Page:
transcoding stuff to play on Roku

A few weeks ago, I was near my wits end with our XBMC box. XBMC itself seemed pretty good, but the hardware I had it running on wasn’t so great, and one complication after another just made it a pain. What I’d wanted when I set the box up was something less annoying than trying to play video over pseudo-UPnP stuff supported by XBox or PS3. My XBMC setup wasn’t quite living up to that.

John C. said he’d gotten XBMC running on a jailbroken Apple TV, which sounded pretty good, and I gave that a go. It was a big pain to get it working, and even then it only barely worked. This isn’t Apple TV’s fault: I was trying to use it for something for which it really wasn’t meant. I sent it back, disappointed, but ordered a Roku XDS box, which is a pretty similar device, but has explicit support for playing movies from a USB hard drive. When I got the Apple TV, it took hours to get it kinda-sorta playing my personal movie files. With the Roku, I had it playing a movie in under half an hour – and that includes time to answer the door for UPS and unpackage the device.

The one down side is that the Roku “USB Media Channel” supports an extremely limited selection of formats. It won’t play AVI containers and it won’t play any video encoding other than h.264 and some Windows Media formats. Thankfully, I’ve ripped most of my DVDs with HandBrake’s “Apple Universal” settings, which are great for Roku. That was only most, though. I had a lot of files ripped from before HandBrake had that setting, and those had to be transcoded.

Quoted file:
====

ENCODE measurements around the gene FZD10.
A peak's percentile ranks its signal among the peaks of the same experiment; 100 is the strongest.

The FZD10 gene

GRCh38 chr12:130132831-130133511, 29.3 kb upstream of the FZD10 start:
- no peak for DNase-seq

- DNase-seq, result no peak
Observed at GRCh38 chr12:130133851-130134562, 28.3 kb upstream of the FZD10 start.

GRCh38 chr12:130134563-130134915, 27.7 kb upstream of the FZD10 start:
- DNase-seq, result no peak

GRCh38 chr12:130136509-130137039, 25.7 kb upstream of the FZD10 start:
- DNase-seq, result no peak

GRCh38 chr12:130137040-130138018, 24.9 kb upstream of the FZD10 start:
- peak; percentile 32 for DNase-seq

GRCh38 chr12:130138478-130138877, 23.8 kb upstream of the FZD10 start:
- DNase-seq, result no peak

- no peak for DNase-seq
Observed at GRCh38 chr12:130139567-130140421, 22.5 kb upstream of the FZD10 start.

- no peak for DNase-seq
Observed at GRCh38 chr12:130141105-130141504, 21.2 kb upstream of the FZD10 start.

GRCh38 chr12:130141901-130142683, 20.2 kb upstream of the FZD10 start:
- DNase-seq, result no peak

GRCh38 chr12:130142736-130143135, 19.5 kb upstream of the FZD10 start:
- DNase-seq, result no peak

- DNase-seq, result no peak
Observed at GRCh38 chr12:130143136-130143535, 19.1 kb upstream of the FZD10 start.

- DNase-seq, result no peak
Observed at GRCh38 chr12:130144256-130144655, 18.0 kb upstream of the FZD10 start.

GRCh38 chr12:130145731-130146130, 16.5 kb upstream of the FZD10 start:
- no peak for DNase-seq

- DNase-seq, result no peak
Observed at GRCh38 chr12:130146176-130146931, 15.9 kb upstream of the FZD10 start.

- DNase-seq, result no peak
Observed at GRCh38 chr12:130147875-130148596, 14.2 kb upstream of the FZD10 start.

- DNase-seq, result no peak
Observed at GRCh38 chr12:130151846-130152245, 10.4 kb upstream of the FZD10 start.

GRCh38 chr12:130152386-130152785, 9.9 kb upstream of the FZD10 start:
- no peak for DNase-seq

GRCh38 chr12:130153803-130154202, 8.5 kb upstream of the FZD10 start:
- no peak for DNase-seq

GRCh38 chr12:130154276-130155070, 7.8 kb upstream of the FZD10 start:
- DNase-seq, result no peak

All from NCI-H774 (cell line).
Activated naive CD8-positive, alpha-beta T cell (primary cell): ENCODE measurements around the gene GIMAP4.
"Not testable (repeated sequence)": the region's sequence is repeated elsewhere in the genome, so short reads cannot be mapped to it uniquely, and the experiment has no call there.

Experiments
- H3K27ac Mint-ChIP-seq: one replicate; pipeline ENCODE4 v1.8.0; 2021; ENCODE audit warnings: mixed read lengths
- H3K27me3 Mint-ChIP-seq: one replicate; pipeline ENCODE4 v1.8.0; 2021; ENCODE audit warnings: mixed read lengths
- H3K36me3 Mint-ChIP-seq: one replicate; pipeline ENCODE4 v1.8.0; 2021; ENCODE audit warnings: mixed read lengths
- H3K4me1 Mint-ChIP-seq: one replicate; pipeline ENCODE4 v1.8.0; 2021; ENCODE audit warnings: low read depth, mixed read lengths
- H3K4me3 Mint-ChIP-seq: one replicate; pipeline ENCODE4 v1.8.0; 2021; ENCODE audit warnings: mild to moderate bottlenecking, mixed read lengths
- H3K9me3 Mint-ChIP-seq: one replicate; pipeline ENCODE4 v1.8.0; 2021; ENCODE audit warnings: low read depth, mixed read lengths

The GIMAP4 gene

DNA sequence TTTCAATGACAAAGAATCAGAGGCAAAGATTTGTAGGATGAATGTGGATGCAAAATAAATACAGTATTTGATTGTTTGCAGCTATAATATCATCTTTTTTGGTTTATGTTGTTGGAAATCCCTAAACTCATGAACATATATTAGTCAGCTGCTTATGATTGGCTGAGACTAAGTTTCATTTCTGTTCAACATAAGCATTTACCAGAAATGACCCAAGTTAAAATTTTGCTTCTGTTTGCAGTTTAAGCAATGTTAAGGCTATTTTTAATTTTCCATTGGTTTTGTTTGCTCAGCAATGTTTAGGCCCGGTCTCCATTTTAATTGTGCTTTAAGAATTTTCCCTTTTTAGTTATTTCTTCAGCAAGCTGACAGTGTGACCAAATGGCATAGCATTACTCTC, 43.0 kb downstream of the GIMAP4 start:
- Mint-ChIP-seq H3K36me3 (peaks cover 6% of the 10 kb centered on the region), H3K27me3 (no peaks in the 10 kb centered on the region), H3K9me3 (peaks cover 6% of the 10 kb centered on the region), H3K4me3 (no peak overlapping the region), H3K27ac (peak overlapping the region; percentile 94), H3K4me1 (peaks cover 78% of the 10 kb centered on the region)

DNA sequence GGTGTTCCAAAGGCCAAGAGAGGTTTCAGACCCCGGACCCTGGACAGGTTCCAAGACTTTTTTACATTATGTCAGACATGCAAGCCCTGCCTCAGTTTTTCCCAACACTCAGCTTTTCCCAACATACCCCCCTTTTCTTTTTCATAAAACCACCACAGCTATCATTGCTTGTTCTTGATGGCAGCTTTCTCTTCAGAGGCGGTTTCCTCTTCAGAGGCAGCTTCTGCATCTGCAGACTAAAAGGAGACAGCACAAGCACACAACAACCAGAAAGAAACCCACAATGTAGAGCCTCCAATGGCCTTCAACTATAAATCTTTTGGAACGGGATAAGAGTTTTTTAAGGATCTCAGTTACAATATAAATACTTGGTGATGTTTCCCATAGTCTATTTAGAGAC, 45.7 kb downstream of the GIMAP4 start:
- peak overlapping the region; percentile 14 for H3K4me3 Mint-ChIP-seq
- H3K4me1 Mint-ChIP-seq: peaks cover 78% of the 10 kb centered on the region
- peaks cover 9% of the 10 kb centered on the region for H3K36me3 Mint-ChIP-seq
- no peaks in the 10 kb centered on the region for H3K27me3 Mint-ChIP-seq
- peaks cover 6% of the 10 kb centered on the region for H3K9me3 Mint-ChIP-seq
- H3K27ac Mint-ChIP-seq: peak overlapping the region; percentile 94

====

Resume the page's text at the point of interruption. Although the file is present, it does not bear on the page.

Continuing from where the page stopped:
I spent several CPU-days transcoding everything before finding out that Roku’s audio requirements are very specific, too. I had ensured that everything was AAC, but it turned out that it had to be 48 KHz, too. (Their site seems to imply that 44.1 KHz is okay, but files at 44.1 KHz were sort of noisy, for me.)

So, if you want a Roku and you want to make sure your movie files work on it, I suggest a variation on the following stupid little program:

#!/usr/bin/perl
use strict;

for my $ARG (@ARGV) {
  (my $NEW = $ARG) =~ s/avi$/mkv/;

  my $return = system ffmpeg => (
    '-i',
    $ARG,
    qw(-acodec libfaac -ab 96k -ar 48000 -vcodec libx264 -vpre medium -crf 22 -threads 0),
    $NEW,
  );

  unlink $ARG unless $return;
}

Enjoy!

Written on April 9, 2011
programming   tool   video